So why am I as a self employed person being taxed twice as much. And so in this regard, I totally understand that if you feel like being an employee is the bee's knees while being a self employed creative is probably the worst scenario possible because you're getting twice as much on the taxes. But that's only because you're not just an employee, but the business owner as well. So naturally, you're going to be responsible for 100% of your Social Security and Medicare costs, as opposed to just fronting 50%. So all owners with pass through income, which is going to apply to sole proprietors, LLC, s corpse, partnerships, and llps, you must pay the full se tax the full 15.3% of your gross income. And just in case any of those terms confuse you. If you don't remember registering as any one of those business structures by default, you actually fall under the structure of a sole proprietorship if you own and operate your business alone. So the bottom line is for self employed creatives because you are not only an employee, but also the boss as well. You owe the full 15.3% of your gross wages to self employment tax.
So what does this mean for me, as I mentioned before, one of the main benefits of being an employee is that all of this will be done for you. You get paid, the taxes are taken out pretty awesome right now. For the self employed, it is our responsibility to pay these taxes. Now what sucks, and there's no real way around this is that there's no email there, no knock on your door, no phone call saying, Hey, this is how much is owed. And here's the link to make your payment. And those are the cards that were dealt, folks. I mean, it's just part of the lifestyle of freelancing, we have to manage our income proactively so that we don't spend what is actually owed to taxes. And I can't emphasize this point enough. In fact, my first wake up call to full time freelancing, I had absolutely no direction, I was basically operating like an employee, I spent everything that I received on my paychecks to buy new gear to fund my business. And by tax time, I received a very rude wake up call that basically shook me to my core I owed over $10,000, to the IRS that I didn't have. And so this isn't Bs, folks, I'm not just saying this to sound like I know what I'm talking about, I actually really had to go through the hassle of filing an extension with the IRS, I had to set up payment plans, I had to incur a ton of interest in late penalties, it really took a couple years for me to get out of this hole. So safe to say is not a pleasant way to do taxes, folks, it's not a confidence builder as you start your business. So if you can't avoid the mistakes that I made, you're gonna save yourself a ton of money and a ton of stress.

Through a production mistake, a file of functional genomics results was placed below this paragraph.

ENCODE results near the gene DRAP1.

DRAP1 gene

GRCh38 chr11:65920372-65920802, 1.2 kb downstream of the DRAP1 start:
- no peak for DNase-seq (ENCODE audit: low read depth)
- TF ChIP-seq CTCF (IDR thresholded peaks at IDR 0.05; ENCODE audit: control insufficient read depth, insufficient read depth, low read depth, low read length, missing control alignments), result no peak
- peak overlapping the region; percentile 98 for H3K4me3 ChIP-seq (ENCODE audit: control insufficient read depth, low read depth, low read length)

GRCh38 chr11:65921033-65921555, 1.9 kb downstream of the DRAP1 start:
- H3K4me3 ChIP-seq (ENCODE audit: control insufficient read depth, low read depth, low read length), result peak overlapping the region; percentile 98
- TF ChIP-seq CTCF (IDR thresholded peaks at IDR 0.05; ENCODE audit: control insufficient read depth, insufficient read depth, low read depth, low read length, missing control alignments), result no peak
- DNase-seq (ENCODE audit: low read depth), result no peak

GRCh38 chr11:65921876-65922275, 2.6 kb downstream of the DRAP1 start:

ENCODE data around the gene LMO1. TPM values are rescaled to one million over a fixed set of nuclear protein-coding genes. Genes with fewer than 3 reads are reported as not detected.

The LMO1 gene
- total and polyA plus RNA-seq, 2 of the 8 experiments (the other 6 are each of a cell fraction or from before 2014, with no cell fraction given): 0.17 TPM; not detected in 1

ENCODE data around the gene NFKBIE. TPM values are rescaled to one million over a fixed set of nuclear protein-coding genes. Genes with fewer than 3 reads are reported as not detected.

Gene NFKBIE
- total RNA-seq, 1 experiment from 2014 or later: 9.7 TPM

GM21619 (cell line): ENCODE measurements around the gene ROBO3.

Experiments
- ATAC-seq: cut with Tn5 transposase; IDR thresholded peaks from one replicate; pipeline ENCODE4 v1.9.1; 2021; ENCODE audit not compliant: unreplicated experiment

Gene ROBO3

So what should I do now to reiterate, folks, I am not a tax professional. I'm not suggesting that my way is the best way, by all means, if you consult with your own professionals, your financial planners, or your business coaches, or your tax professionals, somebody that knows your finances and knows your business more intimately, than listen to them and make the most informed decision that you can, all I can really say is, for me, the simplest solution has been to create a new savings account and label it taxes. And so what happens is, every time I receive a paycheck from a client, and I deposit it into my main bank account, I simply transfer the appropriate percentage to My Tax Account.
So let me give you an actual example here, I'm going to use the number $1,000. Because it's very easy to remember, let's say I receive a paycheck for $1,000 for a job that I've done. And keep in mind, this is gross income, meaning that it's the amount that I've received before taking taxes and deductions into account. So it's $1,000 gross. And so I'm going to take that $1,000, and I'm going to multiply it by the tax percentage that I owe, which in my situation comes to around 30% of my paychecks, which is a combination of self employment taxes that 15.3 plus federal income and California state, which is somewhere in the neighborhood of 12 to 14%. So typically speaking around 30% of my paycheck, I am putting aside into that tax bucket. And so if I use that $1,000 paycheck as a barometer here, and then I take that 30% off of that, that comes out to $300. So now that I've done that calculation, all I have to do is transfer that $300 from that main account into a separate account, which is labeled taxes, let's use another number to let that sink in, let's say do a smaller job for $400. Well, 30% of 400 is 120. So I'm transferring $120 into that tax account.